Selections from Cultural Writings
Though he died as Benito Mussolini's prisoner, leaving only newspaper articles and fragmentary notes, Antonio Gramsci is now seen as the most significant Marxist thinker since Lenin. This volume is the first English translation of his writings on culture, organically and coherently edited from his journalism and his Prison Notebooks.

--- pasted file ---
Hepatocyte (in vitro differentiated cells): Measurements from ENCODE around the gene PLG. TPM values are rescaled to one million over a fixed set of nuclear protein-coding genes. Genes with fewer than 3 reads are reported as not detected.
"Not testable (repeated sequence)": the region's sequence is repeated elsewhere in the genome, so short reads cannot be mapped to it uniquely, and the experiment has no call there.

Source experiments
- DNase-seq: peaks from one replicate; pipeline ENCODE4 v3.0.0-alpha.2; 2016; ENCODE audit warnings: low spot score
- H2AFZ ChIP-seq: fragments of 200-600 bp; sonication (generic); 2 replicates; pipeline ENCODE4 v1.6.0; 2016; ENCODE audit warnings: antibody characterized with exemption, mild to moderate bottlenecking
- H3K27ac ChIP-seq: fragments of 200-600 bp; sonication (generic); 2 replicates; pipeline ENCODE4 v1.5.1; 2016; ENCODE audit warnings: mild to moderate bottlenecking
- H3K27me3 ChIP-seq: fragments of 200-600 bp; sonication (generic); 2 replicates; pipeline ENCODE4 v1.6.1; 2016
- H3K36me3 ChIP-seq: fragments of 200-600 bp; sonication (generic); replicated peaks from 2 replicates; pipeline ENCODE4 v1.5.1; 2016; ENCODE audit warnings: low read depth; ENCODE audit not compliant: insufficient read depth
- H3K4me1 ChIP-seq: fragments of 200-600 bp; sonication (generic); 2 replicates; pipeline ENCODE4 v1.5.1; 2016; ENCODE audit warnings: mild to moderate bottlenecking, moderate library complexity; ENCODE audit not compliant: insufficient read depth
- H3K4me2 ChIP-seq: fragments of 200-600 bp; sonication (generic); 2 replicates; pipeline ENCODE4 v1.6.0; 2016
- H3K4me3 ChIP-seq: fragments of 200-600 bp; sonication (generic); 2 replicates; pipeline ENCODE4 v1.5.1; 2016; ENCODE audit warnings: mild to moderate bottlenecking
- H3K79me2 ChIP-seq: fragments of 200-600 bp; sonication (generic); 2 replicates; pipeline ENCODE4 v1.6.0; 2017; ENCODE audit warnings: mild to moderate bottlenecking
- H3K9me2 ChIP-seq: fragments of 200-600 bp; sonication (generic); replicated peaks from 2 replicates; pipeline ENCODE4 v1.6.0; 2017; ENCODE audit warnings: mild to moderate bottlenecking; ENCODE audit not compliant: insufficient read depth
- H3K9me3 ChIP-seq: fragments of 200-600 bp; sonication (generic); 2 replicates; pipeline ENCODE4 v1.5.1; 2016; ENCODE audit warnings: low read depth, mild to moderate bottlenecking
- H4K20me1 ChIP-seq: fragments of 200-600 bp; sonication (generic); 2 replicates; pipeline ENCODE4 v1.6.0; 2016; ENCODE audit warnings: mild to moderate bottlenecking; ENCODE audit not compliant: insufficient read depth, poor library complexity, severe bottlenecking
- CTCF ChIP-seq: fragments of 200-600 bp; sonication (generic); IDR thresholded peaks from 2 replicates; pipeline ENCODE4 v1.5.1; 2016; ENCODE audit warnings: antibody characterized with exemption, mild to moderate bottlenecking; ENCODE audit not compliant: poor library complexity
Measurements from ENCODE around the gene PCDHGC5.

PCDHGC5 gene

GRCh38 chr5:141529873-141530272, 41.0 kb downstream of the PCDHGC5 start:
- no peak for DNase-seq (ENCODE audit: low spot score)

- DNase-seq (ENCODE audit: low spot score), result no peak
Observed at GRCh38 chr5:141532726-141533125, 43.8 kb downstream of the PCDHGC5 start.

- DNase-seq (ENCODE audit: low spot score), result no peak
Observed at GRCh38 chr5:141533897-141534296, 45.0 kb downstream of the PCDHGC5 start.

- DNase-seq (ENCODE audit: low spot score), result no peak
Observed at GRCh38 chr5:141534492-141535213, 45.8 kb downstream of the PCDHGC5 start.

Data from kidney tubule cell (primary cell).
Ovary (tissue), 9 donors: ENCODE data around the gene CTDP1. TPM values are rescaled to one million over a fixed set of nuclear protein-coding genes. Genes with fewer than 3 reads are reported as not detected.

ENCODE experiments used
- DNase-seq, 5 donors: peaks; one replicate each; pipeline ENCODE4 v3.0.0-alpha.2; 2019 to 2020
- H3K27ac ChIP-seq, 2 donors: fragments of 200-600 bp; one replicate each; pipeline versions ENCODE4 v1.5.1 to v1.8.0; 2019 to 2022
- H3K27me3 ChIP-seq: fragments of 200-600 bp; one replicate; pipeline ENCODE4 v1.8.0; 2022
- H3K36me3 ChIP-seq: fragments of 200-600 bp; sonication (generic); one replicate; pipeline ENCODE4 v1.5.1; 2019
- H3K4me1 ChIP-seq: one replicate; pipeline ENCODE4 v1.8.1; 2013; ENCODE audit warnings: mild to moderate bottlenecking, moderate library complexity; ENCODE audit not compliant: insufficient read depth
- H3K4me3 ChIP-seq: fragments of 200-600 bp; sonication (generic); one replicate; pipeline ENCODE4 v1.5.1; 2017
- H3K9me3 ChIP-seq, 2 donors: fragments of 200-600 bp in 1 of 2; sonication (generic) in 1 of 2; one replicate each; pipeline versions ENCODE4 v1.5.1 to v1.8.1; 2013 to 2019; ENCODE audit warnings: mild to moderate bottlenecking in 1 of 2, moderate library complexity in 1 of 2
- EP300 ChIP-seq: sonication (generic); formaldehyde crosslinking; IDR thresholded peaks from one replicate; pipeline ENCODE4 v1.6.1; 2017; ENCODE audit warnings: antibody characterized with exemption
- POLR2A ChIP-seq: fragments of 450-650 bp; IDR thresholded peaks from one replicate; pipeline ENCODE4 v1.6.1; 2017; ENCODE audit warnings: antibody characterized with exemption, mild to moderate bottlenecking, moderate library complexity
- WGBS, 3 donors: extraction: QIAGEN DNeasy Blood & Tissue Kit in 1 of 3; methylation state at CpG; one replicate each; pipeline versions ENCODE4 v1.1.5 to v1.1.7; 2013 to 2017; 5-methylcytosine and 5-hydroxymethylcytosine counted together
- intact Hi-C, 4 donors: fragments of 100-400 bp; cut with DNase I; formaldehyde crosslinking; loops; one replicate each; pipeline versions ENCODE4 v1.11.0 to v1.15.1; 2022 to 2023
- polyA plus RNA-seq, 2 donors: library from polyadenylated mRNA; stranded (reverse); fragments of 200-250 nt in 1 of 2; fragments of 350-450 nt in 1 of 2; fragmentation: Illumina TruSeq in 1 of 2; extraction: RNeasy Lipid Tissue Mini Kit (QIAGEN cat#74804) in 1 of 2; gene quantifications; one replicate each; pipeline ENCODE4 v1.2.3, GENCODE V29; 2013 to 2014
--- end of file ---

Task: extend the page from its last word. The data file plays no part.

Gramsci writes about the popular and the great artists from Jules Verne to Dante, but not as so many timeless monuments. He sees artworks in the context of their reception and their absorption in particular cultures and histories. He is sensitive to the politics of culture as well as to the demands of philological scholarship, as his superb work on Dante in this volume shows. We have in this book Gramsci's changing views on particular literary movements and authors, as well as his ideas on the nature of proletarian and popular cultural criticism. Throughout he is concerned with cultural analysis and strategy rather than literary criticism by itself. The headnotes and footnotes prepared by Forgacs and Nowell-Smith address themselves both to the circumstances surrounding the composition of each segment and to the central problems of contemporary Gramsci scholarship. Antonio Gramsci is the twentieth-century writer who has most brilliantly and suggestively explored the ties that bind culture and politics. The publication of this collection is an event of major significance for theorists of all sorts.